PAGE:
Tanager, any of more than 200 species of perching birds native to the Americas. Almost all tanagers live in tropical and subtropical areas. Four species—the western, scarlet, hepatic, and summer tanagers—are native to the United States. The western and scarlet tanagers are also native to Canada.

Most tanagers are less than eight inches (20 cm) in length. Members of the species native to the United States are about seven inches (18 cm) long. Most tanagers are brightly colored. In general, the males do not differ from the females in coloration; the United States species, in which the males are much more brightly colored than the females, are a notable exception. The United States species winter in the tropics; all others are nonmigratory. Almost all tanagers eat insects and small fruits; there are, however, a few nectar-eating species.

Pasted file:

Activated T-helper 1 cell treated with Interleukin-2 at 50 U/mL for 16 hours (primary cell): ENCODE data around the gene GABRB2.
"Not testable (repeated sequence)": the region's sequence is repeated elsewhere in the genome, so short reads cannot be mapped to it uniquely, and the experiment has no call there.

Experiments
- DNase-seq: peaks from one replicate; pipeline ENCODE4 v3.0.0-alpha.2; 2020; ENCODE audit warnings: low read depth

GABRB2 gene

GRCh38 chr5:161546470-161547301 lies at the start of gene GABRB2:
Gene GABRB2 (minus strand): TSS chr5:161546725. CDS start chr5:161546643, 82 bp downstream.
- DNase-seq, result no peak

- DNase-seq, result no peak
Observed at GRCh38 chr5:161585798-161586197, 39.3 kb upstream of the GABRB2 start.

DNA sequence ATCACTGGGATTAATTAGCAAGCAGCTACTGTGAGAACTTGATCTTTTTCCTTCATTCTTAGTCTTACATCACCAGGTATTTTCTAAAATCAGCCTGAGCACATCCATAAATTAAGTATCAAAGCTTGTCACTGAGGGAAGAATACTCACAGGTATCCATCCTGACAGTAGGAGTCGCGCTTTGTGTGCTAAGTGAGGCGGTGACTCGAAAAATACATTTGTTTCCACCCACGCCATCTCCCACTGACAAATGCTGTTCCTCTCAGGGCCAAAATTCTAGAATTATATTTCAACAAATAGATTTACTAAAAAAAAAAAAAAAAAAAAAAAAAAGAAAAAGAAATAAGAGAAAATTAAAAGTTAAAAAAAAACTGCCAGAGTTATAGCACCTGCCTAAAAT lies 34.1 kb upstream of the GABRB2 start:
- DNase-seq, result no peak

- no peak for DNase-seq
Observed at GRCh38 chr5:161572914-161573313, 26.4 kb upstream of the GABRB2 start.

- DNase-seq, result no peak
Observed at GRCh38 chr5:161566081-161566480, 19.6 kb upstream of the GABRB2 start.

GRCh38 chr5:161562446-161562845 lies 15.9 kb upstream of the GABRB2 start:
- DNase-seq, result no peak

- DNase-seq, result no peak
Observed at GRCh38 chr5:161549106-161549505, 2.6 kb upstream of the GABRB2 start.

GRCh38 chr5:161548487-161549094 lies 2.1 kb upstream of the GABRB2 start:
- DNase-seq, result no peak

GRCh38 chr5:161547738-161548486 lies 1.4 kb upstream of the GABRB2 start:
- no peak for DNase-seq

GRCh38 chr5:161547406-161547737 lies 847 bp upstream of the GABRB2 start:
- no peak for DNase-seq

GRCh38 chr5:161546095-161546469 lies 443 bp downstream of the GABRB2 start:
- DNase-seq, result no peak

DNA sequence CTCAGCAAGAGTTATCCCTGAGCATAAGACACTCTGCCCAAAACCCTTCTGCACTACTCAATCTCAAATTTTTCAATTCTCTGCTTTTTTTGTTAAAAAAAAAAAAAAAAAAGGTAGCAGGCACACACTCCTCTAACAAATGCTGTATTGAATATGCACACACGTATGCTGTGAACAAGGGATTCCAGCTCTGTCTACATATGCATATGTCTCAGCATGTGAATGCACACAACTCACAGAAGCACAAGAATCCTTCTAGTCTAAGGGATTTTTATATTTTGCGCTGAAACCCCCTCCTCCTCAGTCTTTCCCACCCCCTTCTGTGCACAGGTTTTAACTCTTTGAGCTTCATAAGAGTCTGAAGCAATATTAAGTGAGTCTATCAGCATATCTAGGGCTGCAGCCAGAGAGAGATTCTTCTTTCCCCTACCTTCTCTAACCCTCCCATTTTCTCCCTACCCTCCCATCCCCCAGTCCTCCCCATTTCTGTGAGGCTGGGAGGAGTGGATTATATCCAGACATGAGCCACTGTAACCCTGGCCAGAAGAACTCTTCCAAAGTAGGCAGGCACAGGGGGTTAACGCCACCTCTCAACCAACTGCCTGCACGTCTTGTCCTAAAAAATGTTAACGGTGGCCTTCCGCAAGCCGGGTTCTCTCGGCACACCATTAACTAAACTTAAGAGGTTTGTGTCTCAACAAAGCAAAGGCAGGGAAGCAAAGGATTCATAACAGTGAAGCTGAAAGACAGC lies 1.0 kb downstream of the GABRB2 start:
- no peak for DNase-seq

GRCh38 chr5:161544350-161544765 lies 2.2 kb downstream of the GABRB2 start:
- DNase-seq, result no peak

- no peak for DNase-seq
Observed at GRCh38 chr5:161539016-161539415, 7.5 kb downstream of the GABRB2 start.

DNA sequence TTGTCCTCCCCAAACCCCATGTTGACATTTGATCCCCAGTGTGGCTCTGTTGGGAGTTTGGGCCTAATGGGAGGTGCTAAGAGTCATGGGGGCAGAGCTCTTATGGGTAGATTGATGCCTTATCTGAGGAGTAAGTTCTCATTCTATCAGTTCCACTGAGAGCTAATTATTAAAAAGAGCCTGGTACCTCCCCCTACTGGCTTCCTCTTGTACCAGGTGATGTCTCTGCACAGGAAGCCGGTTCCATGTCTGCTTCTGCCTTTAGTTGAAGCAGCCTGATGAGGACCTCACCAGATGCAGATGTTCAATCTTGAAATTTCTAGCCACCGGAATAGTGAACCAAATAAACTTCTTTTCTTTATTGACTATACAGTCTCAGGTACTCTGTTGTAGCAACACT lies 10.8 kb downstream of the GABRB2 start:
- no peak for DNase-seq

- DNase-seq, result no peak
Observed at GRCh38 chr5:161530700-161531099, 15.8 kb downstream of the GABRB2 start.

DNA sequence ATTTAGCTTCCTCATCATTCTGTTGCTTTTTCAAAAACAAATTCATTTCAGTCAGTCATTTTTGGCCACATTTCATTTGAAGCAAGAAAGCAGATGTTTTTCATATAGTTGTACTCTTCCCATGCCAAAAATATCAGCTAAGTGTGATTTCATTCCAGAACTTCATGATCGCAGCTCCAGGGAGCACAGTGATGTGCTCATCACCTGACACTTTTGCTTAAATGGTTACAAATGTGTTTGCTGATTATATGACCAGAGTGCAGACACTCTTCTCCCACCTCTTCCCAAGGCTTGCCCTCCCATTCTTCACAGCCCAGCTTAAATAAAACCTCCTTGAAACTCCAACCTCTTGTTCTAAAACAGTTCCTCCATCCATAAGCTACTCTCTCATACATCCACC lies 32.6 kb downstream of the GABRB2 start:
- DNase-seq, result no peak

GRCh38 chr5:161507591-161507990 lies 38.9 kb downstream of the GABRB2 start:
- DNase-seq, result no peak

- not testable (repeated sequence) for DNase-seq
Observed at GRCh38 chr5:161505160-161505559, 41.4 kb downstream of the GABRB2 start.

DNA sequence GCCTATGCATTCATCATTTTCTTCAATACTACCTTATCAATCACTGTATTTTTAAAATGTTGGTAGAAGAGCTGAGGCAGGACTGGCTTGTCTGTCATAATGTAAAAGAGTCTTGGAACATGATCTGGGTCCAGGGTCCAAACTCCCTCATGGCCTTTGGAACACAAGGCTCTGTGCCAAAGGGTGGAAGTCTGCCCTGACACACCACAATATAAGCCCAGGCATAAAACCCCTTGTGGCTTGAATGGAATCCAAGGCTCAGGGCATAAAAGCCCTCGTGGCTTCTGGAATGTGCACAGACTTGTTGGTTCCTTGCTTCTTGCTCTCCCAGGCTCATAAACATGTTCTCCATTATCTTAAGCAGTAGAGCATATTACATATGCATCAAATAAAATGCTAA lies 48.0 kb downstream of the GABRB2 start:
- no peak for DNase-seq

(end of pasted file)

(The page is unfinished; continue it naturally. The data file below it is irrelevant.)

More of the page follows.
The male western tanager is yellow and black except for its red face. The male scarlet tanager (also called redbird) is bright red with black wings and tail. (For color picture, The male hepatic tanager is dull red with black wings and tail. The male summer tanager (also called summer redbird) is completely red. Females of these species are greenish above and yellow below. They lay three to five bluish, spotted eggs in cupshaped nests built on tree branches. The eggs are incubated for 13 to 15 days.

Tanagers make up the subfamily Thraupinae of the family Emberizidae. The scarlet tanager is Piranga olivacea; the western, P. ludoviciana; the summer, P. rubra; the hepatic, P. flava.